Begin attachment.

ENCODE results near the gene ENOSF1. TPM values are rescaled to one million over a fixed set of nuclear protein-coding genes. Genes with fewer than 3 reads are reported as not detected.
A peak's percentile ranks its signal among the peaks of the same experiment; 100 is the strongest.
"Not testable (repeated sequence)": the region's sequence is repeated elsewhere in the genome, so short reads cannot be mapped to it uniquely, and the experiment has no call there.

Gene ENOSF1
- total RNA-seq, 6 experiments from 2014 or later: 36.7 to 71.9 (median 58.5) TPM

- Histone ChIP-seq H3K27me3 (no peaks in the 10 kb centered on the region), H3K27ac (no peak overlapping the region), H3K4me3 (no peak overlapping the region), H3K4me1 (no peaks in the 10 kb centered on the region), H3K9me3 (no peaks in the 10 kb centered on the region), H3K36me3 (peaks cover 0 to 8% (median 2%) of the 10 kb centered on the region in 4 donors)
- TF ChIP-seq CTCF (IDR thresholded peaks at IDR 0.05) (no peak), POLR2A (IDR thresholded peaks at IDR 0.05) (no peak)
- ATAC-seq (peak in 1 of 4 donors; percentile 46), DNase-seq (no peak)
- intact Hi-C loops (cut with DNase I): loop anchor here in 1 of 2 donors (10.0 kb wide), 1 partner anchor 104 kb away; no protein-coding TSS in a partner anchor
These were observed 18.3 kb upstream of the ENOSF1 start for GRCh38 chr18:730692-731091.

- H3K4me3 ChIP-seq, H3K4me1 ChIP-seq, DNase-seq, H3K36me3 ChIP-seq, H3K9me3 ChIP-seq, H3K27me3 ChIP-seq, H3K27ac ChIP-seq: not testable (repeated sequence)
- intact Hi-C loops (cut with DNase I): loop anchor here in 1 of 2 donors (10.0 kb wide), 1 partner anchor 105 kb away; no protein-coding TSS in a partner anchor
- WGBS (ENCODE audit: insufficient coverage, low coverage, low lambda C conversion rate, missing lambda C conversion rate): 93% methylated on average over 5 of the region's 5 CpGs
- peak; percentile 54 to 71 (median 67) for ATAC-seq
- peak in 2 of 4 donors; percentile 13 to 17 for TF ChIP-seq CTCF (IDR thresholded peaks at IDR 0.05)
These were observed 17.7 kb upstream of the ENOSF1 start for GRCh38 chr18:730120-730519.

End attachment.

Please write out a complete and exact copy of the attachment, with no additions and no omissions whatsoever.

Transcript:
ENCODE results near the gene ENOSF1. TPM values are rescaled to one million over a fixed set of nuclear protein-coding genes. Genes with fewer than 3 reads are reported as not detected.
A peak's percentile ranks its signal among the peaks of the same experiment; 100 is the strongest.
"Not testable (repeated sequence)": the region's sequence is repeated elsewhere in the genome, so short reads cannot be mapped to it uniquely, and the experiment has no call there.

Gene ENOSF1
- total RNA-seq, 6 experiments from 2014 or later: 36.7 to 71.9 (median 58.5) TPM

- Histone ChIP-seq H3K27me3 (no peaks in the 10 kb centered on the region), H3K27ac (no peak overlapping the region), H3K4me3 (no peak overlapping the region), H3K4me1 (no peaks in the 10 kb centered on the region), H3K9me3 (no peaks in the 10 kb centered on the region), H3K36me3 (peaks cover 0 to 8% (median 2%) of the 10 kb centered on the region in 4 donors)
- TF ChIP-seq CTCF (IDR thresholded peaks at IDR 0.05) (no peak), POLR2A (IDR thresholded peaks at IDR 0.05) (no peak)
- ATAC-seq (peak in 1 of 4 donors; percentile 46), DNase-seq (no peak)
- intact Hi-C loops (cut with DNase I): loop anchor here in 1 of 2 donors (10.0 kb wide), 1 partner anchor 104 kb away; no protein-coding TSS in a partner anchor
These were observed 18.3 kb upstream of the ENOSF1 start for GRCh38 chr18:730692-731091.

- H3K4me3 ChIP-seq, H3K4me1 ChIP-seq, DNase-seq, H3K36me3 ChIP-seq, H3K9me3 ChIP-seq, H3K27me3 ChIP-seq, H3K27ac ChIP-seq: not testable (repeated sequence)
- intact Hi-C loops (cut with DNase I): loop anchor here in 1 of 2 donors (10.0 kb wide), 1 partner anchor 105 kb away; no protein-coding TSS in a partner anchor
- WGBS (ENCODE audit: insufficient coverage, low coverage, low lambda C conversion rate, missing lambda C conversion rate): 93% methylated on average over 5 of the region's 5 CpGs
- peak; percentile 54 to 71 (median 67) for ATAC-seq
- peak in 2 of 4 donors; percentile 13 to 17 for TF ChIP-seq CTCF (IDR thresholded peaks at IDR 0.05)
These were observed 17.7 kb upstream of the ENOSF1 start for GRCh38 chr18:730120-730519.